using search strategies most appropriate for each. The exact choice of terms depended on the particular data base, but all terms related to the concepts of vaccines and adverse effects. For example, ''whooping cough" might have been used instead of (or in addition to) "pertussis," or "reactions" might have been used instead of (or in addition to) "adverse effects."
To further ensure inclusion of relevant material, the two medical files (Medline and EMBase) were searched using combinations of the vaccine terms with various specific medical terms or conditions. For pertussis vaccine, these terms were anemia, hemolytic; spasms, infantile; Reye syndrome; peripheral nerve disease; sudden infant death; meningitis, aseptic; diabetes mellitus; autism; learning disorders or dyslexia; hyperkinesis; brain; convulsions; encephalitis; and epilepsy. For rubella vaccine, the specific terms used were polyradiculoneuritis and arthritis.
Searches were later conducted for the adverse events added to the committee's charge after the project was under way. For pertussis vaccine, the added adverse events were anaphylaxis; erythema multiforme or other rash; Guillain-Barrè syndrome, including mononeuropathy and polyneuropathy; protracted inconsolable crying or screaming; thrombocytopenia; and shock or "unusual shock-like state" with hypotonicity, hyporesponsiveness, and short-lived convulsions, usually febrile. For rubella vaccine, the additional adverse event was thrombocytopenic purpura. These searches were conducted in a manner similar to those described above.1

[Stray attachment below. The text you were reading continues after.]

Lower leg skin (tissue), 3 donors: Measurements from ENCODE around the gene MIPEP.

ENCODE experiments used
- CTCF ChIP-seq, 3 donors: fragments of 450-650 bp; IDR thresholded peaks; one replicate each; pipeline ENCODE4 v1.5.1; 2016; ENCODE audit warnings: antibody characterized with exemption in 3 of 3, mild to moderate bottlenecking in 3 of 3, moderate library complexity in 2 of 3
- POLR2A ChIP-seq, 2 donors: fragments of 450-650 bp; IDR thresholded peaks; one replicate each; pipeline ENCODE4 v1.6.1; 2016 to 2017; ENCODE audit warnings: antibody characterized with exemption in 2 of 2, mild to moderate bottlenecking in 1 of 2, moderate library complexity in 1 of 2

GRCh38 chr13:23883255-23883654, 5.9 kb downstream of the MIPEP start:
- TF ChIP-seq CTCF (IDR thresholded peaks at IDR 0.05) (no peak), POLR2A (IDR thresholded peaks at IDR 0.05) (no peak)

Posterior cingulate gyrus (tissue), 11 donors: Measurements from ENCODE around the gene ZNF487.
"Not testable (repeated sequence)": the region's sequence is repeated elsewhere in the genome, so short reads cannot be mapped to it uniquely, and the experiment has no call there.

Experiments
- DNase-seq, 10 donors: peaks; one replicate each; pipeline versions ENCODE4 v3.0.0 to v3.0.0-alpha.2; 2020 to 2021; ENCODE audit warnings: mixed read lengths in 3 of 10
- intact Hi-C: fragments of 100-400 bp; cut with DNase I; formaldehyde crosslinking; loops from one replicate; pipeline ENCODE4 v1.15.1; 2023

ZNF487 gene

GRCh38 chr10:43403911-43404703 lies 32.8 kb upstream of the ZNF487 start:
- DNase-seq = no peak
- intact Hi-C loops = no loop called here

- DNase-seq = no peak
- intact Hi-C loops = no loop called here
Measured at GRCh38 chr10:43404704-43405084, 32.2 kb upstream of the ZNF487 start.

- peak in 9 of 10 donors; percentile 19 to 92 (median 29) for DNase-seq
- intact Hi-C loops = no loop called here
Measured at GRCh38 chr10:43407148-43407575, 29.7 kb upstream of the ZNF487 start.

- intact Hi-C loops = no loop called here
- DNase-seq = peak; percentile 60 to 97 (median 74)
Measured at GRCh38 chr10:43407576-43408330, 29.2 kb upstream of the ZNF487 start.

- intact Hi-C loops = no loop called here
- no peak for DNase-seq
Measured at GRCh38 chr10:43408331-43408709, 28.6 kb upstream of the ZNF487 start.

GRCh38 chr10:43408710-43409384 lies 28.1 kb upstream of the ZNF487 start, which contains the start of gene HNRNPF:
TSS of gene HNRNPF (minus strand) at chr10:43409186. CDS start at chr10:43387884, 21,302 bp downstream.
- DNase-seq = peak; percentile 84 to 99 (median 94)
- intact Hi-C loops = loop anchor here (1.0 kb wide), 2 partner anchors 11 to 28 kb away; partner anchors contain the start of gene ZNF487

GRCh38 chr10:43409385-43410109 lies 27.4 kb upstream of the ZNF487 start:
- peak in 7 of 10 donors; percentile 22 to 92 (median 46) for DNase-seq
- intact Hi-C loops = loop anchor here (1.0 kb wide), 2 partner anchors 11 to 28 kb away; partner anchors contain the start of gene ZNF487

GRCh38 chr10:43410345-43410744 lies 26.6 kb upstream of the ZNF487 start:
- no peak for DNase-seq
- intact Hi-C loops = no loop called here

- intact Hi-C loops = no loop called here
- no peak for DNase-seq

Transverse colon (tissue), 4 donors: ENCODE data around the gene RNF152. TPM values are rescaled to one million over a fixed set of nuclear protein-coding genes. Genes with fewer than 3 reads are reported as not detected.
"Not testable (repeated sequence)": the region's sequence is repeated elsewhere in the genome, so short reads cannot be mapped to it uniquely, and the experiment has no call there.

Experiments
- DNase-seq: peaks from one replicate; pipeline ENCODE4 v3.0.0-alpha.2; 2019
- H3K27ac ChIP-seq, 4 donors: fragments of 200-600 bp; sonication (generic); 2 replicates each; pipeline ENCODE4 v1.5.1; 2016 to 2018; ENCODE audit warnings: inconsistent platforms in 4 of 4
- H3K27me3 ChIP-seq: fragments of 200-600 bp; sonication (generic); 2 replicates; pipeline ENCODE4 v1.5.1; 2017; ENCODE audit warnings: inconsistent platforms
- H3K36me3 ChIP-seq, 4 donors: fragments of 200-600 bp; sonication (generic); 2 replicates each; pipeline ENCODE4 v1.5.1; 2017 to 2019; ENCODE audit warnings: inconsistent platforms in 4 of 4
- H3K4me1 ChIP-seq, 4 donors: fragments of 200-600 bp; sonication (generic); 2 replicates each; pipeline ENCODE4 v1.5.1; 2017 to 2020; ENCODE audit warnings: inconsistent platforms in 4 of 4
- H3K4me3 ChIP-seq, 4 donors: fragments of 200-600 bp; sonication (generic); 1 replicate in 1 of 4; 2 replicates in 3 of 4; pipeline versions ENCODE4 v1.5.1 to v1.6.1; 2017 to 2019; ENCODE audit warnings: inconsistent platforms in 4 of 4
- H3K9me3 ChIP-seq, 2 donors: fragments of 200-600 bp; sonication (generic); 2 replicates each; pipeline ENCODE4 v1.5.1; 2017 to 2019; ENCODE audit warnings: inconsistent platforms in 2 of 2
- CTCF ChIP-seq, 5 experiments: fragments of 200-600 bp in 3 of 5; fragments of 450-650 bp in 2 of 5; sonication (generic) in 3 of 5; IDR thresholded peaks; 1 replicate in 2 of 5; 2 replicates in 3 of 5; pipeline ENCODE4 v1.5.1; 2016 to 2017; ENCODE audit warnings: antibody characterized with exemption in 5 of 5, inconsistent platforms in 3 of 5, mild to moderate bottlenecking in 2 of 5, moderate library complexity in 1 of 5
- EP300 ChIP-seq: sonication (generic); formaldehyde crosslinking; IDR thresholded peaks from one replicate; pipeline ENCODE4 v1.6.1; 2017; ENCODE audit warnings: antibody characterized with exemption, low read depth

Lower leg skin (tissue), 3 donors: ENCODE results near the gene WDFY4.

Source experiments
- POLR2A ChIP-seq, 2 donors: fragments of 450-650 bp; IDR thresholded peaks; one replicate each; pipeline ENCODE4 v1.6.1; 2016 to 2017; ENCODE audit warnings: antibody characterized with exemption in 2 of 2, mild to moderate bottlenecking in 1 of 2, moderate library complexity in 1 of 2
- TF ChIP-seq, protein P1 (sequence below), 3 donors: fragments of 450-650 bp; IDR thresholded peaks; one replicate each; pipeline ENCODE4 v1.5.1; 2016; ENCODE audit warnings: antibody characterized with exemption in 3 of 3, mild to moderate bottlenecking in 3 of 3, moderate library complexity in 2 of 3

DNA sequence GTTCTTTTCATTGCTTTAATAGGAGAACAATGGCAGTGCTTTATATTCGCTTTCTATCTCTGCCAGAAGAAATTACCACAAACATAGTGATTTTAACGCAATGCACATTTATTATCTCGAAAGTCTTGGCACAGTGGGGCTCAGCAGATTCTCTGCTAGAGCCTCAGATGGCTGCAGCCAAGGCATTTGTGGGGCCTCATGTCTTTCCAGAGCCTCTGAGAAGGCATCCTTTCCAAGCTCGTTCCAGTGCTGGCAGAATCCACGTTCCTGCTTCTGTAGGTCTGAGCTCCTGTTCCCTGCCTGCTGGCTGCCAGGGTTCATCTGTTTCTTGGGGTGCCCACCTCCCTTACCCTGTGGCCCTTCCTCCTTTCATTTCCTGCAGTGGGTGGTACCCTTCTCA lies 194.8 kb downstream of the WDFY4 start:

For the searches in the two medical data bases, where the structure of the data base makes it possible, items found were sorted according to whether they dealt with human or animal subjects. Review articles were also noted.
As lists of citations were generated by computer literature searches, staff, committee members, or both examined them and ordered abstracts of any that concerned the issues or conditions being examined by the committee. Upon receiving the abstracts, a further determination was made by staff and committee as to whether a particular article might contain information pertinent to the committee's task. Articles were then obtained for each selected abstract, and copies were distributed to the appropriate committee members.
Other sources of information were used by the committee. These included reference lists; presentations to the committee at its public meeting,
1 A more detailed document entitled "Searches of Electronic Data Bases: Adverse Events Following Pertussis and Rubella Vacination" is available from the National Technical Information Service, 5285 Port Royal Road, Springfield, Virginia 22161 (703-487-4650). Resumès of the librarian who carried out the searches and of the manager of the National Research Council Library are included.